personnel by which agency operations will be conducted.  This
 determination by the Arbitrator was in conjunction with his view that
 the grievance directly challenged the appointment of the other physician
 and correspondingly constituted a direct challenge to management's right
 under section 7106(a)(2)(B).  As stated above, we find instead that the
 grievance challenges management's denial of the grievant's request for
 additional hours.  It does not directly challenge the appointment of the
 other physician and only concerns that appointment for the purpose of
 claiming that the stated basis for the denial was pretextual.
 Accordingly, we find that management's right to determine personnel
 under section 7106(a)(2)(B) does not preclude the grievant from grieving
 and arbitrating his claim that the Activity acted contrary to law,
 rules, and regulations governing the terms and conditions of his
 physician employment when it denied his request for additional hours.
 
    Furthermore, the Arbitrator's determinations that the grievant had no
 claim to additional hours of work and that the Activity was at liberty
 to place anyone on the payroll are not determinations relating to
 whether the grievance is grievable and arbitrable, but rather to whether
 the grievance has merit.  See Marine Corps Logistics Support Base,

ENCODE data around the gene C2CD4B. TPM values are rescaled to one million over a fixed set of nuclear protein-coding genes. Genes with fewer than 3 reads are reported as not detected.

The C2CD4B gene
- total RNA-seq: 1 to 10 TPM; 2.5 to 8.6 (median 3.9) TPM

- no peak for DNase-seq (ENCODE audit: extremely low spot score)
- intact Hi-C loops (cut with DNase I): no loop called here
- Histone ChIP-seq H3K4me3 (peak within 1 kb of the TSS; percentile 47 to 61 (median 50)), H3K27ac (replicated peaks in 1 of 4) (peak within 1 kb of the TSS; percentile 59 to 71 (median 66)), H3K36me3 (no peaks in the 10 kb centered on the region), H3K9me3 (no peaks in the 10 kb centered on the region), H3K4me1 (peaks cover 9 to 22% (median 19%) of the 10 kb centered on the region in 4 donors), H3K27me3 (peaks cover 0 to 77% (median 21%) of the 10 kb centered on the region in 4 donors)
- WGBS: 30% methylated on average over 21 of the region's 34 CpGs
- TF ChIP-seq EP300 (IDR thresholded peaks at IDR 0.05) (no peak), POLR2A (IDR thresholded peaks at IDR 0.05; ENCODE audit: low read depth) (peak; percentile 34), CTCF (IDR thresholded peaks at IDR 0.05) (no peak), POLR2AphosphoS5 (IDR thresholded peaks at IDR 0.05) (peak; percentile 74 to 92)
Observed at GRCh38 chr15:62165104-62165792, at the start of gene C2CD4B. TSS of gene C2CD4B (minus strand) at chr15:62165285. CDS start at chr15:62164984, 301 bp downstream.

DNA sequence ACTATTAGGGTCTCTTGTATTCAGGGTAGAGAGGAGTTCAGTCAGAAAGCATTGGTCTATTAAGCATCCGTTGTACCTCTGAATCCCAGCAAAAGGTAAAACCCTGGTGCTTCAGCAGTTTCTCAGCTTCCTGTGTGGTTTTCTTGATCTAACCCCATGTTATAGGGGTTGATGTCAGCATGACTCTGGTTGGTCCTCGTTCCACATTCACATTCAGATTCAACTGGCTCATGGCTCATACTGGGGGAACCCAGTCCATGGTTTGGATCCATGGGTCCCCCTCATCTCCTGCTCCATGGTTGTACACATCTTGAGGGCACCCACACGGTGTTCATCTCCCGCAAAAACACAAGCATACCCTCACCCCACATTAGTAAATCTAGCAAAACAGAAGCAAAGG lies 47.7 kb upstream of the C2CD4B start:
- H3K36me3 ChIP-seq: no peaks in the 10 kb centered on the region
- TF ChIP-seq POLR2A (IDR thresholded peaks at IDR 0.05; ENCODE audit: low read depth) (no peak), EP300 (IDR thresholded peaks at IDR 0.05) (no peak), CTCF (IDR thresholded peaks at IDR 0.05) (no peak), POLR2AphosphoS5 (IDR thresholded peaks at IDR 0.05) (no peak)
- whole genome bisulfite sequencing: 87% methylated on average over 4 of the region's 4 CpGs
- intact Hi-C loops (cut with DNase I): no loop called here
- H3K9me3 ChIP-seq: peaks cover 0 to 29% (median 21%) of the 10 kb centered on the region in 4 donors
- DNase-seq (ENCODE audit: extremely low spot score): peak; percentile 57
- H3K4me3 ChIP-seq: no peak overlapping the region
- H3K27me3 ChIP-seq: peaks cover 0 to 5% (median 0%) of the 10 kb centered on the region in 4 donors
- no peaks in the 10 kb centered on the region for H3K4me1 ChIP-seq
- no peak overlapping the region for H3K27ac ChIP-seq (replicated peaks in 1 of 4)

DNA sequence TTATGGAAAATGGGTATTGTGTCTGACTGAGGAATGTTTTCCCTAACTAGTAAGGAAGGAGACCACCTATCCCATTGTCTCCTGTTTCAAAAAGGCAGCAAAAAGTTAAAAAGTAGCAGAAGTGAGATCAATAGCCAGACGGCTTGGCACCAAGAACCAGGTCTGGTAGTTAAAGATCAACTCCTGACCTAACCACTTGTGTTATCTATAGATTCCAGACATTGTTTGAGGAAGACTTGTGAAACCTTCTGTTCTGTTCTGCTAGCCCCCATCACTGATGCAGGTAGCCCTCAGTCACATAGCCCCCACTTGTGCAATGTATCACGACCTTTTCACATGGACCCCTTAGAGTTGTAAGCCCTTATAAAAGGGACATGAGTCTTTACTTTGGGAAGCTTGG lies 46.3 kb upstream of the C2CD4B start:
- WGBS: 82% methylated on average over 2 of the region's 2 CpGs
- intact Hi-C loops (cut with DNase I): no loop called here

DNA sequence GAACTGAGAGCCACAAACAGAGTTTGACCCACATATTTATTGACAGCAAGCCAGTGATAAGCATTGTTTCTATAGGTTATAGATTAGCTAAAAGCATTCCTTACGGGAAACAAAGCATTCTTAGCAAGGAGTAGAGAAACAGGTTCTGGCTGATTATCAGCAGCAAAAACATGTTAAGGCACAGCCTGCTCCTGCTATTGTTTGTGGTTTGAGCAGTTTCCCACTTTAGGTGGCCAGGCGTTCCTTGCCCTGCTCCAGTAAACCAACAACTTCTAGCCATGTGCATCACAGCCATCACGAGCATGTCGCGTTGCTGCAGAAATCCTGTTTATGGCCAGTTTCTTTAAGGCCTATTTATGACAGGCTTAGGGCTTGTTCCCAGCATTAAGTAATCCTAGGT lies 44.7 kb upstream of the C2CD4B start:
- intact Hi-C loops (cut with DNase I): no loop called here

Pacific, Barstow, California and American Federation of Government
 Employees, AFL-CIO, Local 1482, 3 FLRA 397 (1980) (although an
 arbitrator may find on the merits of a grievance that there has been no
 violation of the collective bargaining agreement because management's
 actions which gave rise to the grievance were encompassed by section
 7106, nothing in section 7106 in and of itself prevents an arbitrator
 from deciding whether there has been a violation of a particular
 provision of the agreement).  Consequently, we conclude that the
 determination of the Arbitrator that the grievance was not grievable and
 arbitrable on the basis of section 7106 is deficient.  In so doing, we
 express no opinion on the merits of the grievance.
 
    V.  Decision
 
    The Arbitrator's findings that the grievance is not grievable or
 arbitrable are set aside and removed as a bar to further resolution of
 the grievance.
 
    Issued, Washington, D.C., May 29, 1987.